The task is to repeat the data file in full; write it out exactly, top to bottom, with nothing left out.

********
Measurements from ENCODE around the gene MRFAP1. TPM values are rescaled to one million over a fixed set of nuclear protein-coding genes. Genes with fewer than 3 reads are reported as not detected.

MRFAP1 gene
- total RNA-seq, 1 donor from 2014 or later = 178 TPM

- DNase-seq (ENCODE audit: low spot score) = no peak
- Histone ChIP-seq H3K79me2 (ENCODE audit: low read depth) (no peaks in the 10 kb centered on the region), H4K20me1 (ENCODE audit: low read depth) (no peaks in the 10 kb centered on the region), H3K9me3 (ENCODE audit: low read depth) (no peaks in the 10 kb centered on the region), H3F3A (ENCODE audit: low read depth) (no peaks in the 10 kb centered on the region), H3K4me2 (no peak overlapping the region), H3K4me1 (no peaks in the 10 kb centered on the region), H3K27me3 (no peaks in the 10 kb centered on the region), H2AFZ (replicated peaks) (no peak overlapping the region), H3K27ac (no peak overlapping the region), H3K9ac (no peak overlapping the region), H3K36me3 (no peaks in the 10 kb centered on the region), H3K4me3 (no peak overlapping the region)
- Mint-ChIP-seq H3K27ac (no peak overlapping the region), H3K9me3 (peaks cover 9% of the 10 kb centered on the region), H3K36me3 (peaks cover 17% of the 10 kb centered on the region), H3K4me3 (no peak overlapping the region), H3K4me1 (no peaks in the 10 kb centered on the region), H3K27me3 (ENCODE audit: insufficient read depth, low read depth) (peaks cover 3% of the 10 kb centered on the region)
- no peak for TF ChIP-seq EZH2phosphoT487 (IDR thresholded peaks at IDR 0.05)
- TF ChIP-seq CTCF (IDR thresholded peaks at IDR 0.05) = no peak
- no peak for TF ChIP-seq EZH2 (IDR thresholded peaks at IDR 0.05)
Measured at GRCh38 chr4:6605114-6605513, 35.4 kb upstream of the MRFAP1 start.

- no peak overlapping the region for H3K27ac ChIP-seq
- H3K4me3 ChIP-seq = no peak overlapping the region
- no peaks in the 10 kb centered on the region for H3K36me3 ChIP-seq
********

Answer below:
Measurements from ENCODE around the gene MRFAP1. TPM values are rescaled to one million over a fixed set of nuclear protein-coding genes. Genes with fewer than 3 reads are reported as not detected.

MRFAP1 gene
- total RNA-seq, 1 donor from 2014 or later = 178 TPM

- DNase-seq (ENCODE audit: low spot score) = no peak
- Histone ChIP-seq H3K79me2 (ENCODE audit: low read depth) (no peaks in the 10 kb centered on the region), H4K20me1 (ENCODE audit: low read depth) (no peaks in the 10 kb centered on the region), H3K9me3 (ENCODE audit: low read depth) (no peaks in the 10 kb centered on the region), H3F3A (ENCODE audit: low read depth) (no peaks in the 10 kb centered on the region), H3K4me2 (no peak overlapping the region), H3K4me1 (no peaks in the 10 kb centered on the region), H3K27me3 (no peaks in the 10 kb centered on the region), H2AFZ (replicated peaks) (no peak overlapping the region), H3K27ac (no peak overlapping the region), H3K9ac (no peak overlapping the region), H3K36me3 (no peaks in the 10 kb centered on the region), H3K4me3 (no peak overlapping the region)
- Mint-ChIP-seq H3K27ac (no peak overlapping the region), H3K9me3 (peaks cover 9% of the 10 kb centered on the region), H3K36me3 (peaks cover 17% of the 10 kb centered on the region), H3K4me3 (no peak overlapping the region), H3K4me1 (no peaks in the 10 kb centered on the region), H3K27me3 (ENCODE audit: insufficient read depth, low read depth) (peaks cover 3% of the 10 kb centered on the region)
- no peak for TF ChIP-seq EZH2phosphoT487 (IDR thresholded peaks at IDR 0.05)
- TF ChIP-seq CTCF (IDR thresholded peaks at IDR 0.05) = no peak
- no peak for TF ChIP-seq EZH2 (IDR thresholded peaks at IDR 0.05)
Measured at GRCh38 chr4:6605114-6605513, 35.4 kb upstream of the MRFAP1 start.

- no peak overlapping the region for H3K27ac ChIP-seq
- H3K4me3 ChIP-seq = no peak overlapping the region
- no peaks in the 10 kb centered on the region for H3K36me3 ChIP-seq